Transport carrying Polish refugees from USSR arrive at Persian port 1941

Out of the one and a half million Poles who were deported to Russia, over half of them perished from starvation, cold, and disease.  Approximately 41,000 soldiers and 74,000 civilians - women, children, and the elderly, all Polish nationals, left Russia and made their way through Iran eventually reaching British Command bases in the Middle East.

When General Anders reviewed his new recruits for the first time, they were severely emaciated, ill, and dressed in rags. It was a startling sight to behold, made all the more astounding when these same men lined up, stood at attention and saluted Anders. Polish boys voluntarily joined the cadets, and about 1,500 Polish women joined the Auxiliary services. By 1943, the men of the 2nd Polish Corps were fit, healthy, well-trained and ready for battle. (Incidentally, there were many other Polish Divisions stationed in Palestine, including the 3rd Carpathian Rifle Division, Carpathian Lancers, 12th Podbole Lancers, etc.)

General Wladyslaw Anders reviewing troops of 2nd Polish Corps

Upon reaching Palestine, 4,000 Jewish soldiers from Ander's Army had deserted, although a few of them like Menachem Begin requested permission to do so. The news of such desertion came as a terrible blow to an army that was on the verge of going into battle. Despite British pressure to charge them with desertion, General Anders was not willing to pursue a court martial, but chose instead to grant them all amnesty. Despite this betrayal, there were many other Polish-Jews who chose to remain with the Corps and fought together with them in the battles at Monte Cassino. (Many of them also died in battle and their graves, marked with the Star of David, rest alongside those of other Polish heroes at the Polish War Cemetery at Monte Cassino.)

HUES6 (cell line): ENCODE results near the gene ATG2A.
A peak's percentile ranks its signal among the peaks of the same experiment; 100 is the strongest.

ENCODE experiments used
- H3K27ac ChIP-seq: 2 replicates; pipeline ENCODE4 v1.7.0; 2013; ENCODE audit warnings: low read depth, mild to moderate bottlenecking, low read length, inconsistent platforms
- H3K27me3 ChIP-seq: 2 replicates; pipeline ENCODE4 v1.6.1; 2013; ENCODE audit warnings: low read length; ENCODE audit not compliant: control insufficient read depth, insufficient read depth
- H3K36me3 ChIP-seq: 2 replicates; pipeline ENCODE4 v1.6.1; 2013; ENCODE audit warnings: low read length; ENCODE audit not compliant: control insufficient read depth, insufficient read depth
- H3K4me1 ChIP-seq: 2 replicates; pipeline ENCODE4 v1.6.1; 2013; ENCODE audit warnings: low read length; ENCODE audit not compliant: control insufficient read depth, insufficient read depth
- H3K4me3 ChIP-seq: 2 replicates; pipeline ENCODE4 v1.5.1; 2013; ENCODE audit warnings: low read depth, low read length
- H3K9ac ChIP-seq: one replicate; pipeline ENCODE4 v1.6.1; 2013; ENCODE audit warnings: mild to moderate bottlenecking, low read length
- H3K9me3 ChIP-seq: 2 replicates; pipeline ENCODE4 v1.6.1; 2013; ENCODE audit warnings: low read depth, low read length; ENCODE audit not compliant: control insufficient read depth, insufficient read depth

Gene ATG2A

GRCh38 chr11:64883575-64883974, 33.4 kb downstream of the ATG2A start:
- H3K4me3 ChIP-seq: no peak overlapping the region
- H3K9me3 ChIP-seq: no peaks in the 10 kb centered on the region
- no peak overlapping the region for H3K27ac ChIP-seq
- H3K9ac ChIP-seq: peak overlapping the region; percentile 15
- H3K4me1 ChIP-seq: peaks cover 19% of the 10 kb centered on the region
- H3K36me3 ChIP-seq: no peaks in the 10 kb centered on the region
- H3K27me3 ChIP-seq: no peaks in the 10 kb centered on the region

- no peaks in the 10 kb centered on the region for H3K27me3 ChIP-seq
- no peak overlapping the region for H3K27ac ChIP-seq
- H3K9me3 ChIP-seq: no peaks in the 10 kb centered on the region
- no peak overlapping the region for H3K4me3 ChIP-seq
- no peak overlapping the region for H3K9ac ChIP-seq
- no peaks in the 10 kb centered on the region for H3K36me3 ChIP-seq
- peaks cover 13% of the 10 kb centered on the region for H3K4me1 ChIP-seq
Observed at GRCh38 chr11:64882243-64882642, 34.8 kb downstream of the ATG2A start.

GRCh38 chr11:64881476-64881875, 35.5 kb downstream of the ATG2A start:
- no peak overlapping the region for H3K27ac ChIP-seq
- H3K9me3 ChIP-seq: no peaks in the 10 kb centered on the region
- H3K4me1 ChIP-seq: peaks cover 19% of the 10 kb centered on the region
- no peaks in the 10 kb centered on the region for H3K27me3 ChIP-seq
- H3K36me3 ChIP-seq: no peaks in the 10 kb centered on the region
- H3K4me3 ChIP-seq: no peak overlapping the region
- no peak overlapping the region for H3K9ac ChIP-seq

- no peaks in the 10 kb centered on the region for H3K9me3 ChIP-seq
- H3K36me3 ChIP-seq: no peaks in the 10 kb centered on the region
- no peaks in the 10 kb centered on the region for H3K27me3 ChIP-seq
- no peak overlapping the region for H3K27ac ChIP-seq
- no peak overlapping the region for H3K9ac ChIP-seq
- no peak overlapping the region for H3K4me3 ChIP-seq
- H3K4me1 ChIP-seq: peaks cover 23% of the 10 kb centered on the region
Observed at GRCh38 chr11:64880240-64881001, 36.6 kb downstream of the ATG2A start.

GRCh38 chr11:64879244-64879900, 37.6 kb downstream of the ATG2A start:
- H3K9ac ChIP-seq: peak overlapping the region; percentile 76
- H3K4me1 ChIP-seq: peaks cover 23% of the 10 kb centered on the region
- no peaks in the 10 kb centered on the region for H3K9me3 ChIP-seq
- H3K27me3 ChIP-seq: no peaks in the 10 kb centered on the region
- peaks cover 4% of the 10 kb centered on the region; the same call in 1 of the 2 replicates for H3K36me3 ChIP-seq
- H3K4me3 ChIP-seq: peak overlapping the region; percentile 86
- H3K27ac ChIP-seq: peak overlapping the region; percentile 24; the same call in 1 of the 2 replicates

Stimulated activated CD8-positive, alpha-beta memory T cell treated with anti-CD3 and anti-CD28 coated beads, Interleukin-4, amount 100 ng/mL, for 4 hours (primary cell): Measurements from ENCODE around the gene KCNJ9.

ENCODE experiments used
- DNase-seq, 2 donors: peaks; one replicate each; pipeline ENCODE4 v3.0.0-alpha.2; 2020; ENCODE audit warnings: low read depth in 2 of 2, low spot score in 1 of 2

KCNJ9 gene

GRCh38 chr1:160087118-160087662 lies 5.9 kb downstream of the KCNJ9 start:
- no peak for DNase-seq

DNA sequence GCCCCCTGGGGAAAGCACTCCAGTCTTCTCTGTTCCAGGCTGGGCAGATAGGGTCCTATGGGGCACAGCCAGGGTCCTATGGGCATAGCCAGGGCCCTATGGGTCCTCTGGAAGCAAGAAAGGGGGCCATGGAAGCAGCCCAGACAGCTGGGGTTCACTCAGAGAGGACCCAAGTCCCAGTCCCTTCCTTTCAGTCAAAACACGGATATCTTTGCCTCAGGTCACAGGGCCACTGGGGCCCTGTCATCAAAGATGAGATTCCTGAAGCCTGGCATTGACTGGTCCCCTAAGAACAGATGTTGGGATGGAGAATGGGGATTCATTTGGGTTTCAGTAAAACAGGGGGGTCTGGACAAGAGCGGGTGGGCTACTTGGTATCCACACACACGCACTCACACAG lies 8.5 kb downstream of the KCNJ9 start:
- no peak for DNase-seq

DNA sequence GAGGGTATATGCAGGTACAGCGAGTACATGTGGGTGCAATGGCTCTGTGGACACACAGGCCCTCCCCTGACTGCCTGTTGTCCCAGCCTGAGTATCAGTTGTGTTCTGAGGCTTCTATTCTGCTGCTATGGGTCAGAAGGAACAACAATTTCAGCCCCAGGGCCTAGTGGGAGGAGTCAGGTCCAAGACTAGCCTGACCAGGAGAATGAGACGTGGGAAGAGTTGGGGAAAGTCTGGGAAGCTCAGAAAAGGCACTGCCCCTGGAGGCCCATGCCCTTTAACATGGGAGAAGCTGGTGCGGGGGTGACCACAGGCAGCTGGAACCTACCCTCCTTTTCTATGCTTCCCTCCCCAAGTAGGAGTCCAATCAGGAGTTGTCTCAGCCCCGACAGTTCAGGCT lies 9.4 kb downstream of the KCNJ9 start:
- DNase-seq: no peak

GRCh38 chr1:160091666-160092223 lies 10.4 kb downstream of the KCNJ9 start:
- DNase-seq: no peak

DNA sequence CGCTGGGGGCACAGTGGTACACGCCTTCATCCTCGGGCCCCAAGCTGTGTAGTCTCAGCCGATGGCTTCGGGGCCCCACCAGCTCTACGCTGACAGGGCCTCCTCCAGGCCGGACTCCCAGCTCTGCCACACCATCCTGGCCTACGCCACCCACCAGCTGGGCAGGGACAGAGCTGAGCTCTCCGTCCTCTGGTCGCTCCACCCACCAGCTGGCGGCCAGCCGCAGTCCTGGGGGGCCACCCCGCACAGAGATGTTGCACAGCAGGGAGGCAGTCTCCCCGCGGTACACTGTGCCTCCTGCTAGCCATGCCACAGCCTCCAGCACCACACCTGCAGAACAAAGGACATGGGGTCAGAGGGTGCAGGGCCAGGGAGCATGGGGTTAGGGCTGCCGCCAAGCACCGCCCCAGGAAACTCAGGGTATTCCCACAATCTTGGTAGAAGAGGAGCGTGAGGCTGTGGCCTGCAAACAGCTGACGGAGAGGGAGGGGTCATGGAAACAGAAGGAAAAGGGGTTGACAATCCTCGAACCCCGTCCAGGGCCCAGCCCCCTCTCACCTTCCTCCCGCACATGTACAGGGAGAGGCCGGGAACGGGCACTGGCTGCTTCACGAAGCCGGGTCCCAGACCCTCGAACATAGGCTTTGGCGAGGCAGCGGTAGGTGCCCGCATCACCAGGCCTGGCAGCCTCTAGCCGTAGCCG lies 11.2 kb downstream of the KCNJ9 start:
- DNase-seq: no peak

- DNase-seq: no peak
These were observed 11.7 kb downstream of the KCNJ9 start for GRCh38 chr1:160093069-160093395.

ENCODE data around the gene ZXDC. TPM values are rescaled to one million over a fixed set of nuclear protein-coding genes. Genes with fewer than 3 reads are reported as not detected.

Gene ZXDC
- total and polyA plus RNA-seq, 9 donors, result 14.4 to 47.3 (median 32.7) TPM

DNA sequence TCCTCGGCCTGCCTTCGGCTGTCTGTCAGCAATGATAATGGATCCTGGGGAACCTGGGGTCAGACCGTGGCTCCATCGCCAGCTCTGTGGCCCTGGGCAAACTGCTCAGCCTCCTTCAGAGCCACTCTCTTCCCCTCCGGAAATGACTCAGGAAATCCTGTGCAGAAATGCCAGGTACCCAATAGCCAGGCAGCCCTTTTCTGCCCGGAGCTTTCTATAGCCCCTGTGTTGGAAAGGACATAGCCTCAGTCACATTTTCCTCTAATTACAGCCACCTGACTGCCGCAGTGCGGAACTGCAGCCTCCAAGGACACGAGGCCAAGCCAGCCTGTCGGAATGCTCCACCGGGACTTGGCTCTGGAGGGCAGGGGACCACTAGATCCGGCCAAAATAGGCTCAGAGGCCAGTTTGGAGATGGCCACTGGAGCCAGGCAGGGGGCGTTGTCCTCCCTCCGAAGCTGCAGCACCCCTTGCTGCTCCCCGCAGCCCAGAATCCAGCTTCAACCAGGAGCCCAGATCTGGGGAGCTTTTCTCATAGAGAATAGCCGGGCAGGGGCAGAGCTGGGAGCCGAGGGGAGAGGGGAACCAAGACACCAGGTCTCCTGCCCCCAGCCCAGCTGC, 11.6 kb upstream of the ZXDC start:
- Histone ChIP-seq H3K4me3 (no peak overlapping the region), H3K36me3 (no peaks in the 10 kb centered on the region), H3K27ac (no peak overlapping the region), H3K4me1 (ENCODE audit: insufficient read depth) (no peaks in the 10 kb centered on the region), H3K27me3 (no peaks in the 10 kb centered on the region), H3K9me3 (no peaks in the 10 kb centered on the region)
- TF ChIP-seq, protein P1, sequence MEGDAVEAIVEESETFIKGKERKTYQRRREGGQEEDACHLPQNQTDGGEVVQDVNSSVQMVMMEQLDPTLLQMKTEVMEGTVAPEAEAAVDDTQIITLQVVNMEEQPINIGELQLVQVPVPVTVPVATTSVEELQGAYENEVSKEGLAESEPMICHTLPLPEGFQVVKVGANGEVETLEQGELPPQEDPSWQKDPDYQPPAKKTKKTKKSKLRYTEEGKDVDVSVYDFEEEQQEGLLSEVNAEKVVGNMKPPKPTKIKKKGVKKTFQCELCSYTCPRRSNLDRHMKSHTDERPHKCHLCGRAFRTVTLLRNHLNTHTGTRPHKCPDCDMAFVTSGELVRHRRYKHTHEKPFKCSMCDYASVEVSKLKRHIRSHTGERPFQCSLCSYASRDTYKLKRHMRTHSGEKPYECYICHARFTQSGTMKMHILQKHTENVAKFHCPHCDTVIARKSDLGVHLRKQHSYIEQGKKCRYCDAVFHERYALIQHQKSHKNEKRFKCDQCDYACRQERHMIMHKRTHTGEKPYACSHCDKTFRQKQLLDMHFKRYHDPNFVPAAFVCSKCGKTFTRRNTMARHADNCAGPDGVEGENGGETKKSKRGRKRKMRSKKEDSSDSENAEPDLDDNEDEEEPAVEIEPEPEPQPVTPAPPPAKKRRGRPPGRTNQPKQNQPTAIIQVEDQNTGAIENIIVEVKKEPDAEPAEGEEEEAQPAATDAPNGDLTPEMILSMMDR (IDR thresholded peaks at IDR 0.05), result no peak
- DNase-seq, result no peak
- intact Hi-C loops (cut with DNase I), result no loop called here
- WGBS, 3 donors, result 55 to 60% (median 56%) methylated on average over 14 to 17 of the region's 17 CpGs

General Anders had been anticipating the arrival of some 15,000 Polish officers, none of whom ever showed up, and whose whereabouts could not be determined.  After an extensive search turned up nothing, Anders approached Stalin on several occasions asking for an explanation but his inquiries were always met with evasion and lies. (It wasn't until 1943 that the shocking truth was discovered. The Nazis discovered the mass graves of the missing Polish Officers, at Katyn, near Smolensk Russia. Each Officer had been executed by the Soviet NKVD by a single bullet to the back of the head and their corpses piled layer upon layer into huge mass graves.) 

Polish Officers massacred at Katyn Forest (Smolensk Russia) April 1940

Polish Soldiers Charging Up Phantom Hill
The 2nd Polish Corps became known as one of the best trained military units of WW2, and the Polish soldiers were praised for their fierce fighting ability and bravery. Their greatest victory was the capture of Monte Cassino on May 17-18, 1944. Polish troops were able to succeed when